Merry Wives of Windsor

Falstaff Sign

Friday night, Anne, Joanie and I went to go see the Merry Wives of Windsor.  It is this summer’s production of free Shakespeare in the Park, by the Saint Louis Shakespeare Festival.  We arrived around six and laid our blanket and set up our lawn chairs.  I had packed a picnic supper, which we began enjoying as soon as we were setup.  The play wasn’t until eight, but the Festival had plenty of other diversions, to keep us entertained until then.

Pictured below is a troupe of actors that performed a twenty minute version of the full five act play.  They are the Shakespeare Festival Youth Ensemble.  Their performance is done tongue in cheek, with each of the six actors playing multiple parts.  The purpose of their production is more educational then theatrical.  Watching their production gives the outline of the plot and introduces you to all the characters.  It also gives an idea of the different character’s motivations.

Merry Wives

There were also performers mingling among the crowd.  Pictured below is a rather impressive fire eater.  There were also jugglers and even belly dancers.  Although what belly dancers have to do with Elizabethan England is still a mystery to me.  Anne said they were there to add spectacle, which they certainly did.

The story goes that Queen Elizabeth requested that Shakespeare write a play featuring his character, Falstaff, whom she loved dearly.  She also requested that he perform this new play, for her, two weeks later.  Although Merry Wives is not considered to be one of his great plays, like Hamlet or Romeo and Juliet, it is still a good play.  Anyway Elizabeth must have been pleased, because she later said of Merry Wives, “One of my favorite plays.  It is as if he wrote it for me.”, which of course he had, hadn’t he?  😉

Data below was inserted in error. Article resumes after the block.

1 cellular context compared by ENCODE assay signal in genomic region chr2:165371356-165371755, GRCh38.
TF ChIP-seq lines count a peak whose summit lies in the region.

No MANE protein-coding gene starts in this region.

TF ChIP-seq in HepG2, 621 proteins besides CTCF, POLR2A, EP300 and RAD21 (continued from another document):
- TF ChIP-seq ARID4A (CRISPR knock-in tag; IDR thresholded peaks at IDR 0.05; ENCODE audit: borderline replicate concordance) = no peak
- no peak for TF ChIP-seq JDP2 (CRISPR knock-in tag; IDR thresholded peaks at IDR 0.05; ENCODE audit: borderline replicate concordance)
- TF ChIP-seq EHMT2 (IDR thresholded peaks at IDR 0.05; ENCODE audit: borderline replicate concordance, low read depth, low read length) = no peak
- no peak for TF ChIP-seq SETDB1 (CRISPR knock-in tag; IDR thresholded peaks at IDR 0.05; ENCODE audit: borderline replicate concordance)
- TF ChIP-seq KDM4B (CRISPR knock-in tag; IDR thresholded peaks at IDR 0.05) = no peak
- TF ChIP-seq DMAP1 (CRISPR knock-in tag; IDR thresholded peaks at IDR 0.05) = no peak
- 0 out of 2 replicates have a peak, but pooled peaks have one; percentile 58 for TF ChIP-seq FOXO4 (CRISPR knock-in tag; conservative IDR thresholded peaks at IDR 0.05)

Fire EaterSpeaking of Falstaff, I should explain the first picture with this post.  The sign for the Inn is cut out in the shape of the logo for Falstaff Beer.  Falstaff, the beer, was brewed in Saint Louis.  In college an empty case of Falstaff bottles and five bucks would get you a full case of Falstaff.

Joanie who has lived in Saint Louis all of her life, has a Falstaff connection.  Her landlord is of the family that brewed Falstaff.  Today’s header shows the set at the end of the evening’s production.

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